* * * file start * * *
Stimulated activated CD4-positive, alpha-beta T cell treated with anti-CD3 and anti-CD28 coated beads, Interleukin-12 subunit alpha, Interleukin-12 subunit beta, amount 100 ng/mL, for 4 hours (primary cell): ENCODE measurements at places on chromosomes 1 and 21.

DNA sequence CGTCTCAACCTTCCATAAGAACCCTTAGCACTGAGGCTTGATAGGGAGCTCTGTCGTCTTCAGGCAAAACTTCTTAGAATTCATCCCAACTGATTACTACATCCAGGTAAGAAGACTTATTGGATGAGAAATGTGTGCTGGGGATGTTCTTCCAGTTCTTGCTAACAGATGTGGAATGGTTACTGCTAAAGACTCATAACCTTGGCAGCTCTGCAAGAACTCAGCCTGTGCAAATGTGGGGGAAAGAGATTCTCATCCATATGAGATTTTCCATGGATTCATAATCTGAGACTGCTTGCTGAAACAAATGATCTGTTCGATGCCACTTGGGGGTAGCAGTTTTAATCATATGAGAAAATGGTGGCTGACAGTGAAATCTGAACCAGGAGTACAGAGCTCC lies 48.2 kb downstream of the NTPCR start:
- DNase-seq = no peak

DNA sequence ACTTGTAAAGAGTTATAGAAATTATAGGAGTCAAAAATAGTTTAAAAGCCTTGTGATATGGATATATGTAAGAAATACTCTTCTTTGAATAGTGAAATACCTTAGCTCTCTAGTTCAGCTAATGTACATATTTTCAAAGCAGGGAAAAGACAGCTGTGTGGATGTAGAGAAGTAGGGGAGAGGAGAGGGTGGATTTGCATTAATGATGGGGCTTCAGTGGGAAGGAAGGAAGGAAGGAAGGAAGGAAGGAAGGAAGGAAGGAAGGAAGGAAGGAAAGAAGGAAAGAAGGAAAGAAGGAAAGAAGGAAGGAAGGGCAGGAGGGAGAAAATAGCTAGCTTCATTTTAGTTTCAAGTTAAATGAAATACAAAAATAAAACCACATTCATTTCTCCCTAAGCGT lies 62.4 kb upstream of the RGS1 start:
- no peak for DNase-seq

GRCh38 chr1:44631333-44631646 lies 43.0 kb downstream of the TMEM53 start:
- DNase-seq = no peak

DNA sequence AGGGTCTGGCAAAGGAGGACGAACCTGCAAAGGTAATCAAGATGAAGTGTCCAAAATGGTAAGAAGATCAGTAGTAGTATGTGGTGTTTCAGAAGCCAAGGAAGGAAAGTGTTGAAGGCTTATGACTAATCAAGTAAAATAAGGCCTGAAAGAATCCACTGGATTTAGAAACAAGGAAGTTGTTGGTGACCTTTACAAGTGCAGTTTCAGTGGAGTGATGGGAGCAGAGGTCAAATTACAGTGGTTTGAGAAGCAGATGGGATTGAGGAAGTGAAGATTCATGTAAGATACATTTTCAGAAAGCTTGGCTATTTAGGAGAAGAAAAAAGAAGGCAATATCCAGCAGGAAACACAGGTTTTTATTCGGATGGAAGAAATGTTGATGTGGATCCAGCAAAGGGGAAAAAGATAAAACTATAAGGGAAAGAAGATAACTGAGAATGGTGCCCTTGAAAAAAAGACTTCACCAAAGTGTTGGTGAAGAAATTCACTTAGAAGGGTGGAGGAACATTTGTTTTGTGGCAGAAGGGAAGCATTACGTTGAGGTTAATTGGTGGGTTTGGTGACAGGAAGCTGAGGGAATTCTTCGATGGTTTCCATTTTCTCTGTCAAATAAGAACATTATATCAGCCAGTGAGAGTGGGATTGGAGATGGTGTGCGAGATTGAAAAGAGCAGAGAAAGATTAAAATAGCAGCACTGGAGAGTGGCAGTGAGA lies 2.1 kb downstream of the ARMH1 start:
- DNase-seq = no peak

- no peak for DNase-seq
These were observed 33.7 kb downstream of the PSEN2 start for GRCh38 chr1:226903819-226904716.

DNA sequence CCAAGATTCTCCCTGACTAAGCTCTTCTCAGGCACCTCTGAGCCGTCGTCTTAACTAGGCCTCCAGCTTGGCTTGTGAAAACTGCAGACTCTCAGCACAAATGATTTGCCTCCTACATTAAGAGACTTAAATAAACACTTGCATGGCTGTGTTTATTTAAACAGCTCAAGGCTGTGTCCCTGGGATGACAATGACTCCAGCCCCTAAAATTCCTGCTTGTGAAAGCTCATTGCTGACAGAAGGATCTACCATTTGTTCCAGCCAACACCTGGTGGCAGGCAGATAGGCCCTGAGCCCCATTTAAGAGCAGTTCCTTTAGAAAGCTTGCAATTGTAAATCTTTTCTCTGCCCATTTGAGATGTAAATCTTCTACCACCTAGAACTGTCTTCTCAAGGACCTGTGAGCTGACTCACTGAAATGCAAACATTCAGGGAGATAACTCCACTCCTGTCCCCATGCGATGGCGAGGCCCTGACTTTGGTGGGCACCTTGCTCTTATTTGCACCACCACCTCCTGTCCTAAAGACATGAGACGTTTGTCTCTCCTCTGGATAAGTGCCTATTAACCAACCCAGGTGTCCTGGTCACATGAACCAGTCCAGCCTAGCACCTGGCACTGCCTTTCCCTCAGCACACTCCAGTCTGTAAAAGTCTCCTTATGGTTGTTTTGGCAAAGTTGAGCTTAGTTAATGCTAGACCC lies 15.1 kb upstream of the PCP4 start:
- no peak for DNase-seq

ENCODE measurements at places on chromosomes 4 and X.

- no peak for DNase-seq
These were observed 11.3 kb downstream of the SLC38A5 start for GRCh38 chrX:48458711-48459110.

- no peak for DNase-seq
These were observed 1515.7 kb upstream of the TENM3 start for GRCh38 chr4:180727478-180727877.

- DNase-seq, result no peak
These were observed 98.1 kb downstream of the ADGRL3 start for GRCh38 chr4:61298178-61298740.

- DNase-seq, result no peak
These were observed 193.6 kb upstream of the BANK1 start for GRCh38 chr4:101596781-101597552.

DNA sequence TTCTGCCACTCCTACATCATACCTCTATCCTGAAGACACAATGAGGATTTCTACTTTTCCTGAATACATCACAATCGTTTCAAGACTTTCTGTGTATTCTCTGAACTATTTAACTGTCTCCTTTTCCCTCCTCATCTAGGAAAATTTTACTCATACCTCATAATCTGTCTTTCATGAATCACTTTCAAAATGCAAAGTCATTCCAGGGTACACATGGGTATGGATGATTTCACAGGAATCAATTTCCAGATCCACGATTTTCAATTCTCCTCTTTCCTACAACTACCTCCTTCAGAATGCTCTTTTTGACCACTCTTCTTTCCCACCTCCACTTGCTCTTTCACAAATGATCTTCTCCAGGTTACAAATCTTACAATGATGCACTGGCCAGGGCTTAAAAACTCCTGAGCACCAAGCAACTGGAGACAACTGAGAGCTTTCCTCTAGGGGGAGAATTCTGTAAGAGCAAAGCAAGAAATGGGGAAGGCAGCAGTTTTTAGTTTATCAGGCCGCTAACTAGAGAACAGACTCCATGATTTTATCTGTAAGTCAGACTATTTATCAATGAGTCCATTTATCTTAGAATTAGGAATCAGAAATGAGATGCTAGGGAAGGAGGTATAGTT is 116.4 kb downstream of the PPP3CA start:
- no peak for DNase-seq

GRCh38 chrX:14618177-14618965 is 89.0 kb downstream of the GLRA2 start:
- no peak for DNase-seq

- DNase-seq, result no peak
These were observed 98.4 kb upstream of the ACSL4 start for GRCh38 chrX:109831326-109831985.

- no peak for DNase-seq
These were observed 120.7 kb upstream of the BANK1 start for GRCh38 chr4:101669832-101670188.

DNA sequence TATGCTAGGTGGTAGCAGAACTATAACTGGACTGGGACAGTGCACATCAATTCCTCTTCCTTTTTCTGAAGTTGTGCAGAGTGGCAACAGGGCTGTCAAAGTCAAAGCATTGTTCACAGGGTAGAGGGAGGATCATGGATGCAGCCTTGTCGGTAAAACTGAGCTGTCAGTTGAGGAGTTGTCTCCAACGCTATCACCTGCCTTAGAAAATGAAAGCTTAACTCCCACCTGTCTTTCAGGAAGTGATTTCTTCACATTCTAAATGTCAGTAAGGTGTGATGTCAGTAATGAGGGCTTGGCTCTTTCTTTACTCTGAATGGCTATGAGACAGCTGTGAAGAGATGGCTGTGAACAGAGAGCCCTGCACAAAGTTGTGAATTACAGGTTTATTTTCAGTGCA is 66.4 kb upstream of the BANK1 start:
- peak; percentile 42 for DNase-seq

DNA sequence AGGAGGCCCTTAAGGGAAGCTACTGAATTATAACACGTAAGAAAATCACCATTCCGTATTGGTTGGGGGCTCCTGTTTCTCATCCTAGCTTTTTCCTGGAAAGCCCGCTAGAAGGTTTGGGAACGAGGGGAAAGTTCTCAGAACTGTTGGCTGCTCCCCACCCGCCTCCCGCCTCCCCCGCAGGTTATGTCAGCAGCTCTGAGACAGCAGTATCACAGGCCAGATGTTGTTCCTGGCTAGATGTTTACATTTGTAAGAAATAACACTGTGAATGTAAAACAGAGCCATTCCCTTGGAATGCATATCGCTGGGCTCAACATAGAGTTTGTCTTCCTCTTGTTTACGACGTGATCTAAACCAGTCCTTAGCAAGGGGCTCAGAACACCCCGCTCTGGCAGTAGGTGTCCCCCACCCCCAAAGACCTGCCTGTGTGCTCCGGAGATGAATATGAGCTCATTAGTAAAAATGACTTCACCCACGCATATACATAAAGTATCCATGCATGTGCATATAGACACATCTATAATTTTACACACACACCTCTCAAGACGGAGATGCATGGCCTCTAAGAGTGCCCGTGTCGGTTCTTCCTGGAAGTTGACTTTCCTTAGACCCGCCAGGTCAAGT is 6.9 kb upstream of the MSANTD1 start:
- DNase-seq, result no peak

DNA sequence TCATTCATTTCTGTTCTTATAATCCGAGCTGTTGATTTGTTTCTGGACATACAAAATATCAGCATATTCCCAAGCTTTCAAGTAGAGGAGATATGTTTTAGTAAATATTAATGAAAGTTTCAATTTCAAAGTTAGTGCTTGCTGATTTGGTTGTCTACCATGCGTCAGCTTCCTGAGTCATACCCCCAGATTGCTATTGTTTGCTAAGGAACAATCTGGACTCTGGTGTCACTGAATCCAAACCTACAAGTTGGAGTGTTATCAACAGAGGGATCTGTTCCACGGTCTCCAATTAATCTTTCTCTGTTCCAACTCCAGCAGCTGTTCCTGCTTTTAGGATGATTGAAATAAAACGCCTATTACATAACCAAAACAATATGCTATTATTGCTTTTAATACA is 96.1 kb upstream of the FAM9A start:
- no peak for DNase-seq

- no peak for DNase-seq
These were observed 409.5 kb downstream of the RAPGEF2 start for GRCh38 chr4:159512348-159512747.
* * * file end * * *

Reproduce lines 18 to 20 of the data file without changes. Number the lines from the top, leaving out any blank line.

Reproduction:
These were observed 1515.7 kb upstream of the TENM3 start for GRCh38 chr4:180727478-180727877.

- DNase-seq, result no peak
These were observed 98.1 kb downstream of the ADGRL3 start for GRCh38 chr4:61298178-61298740.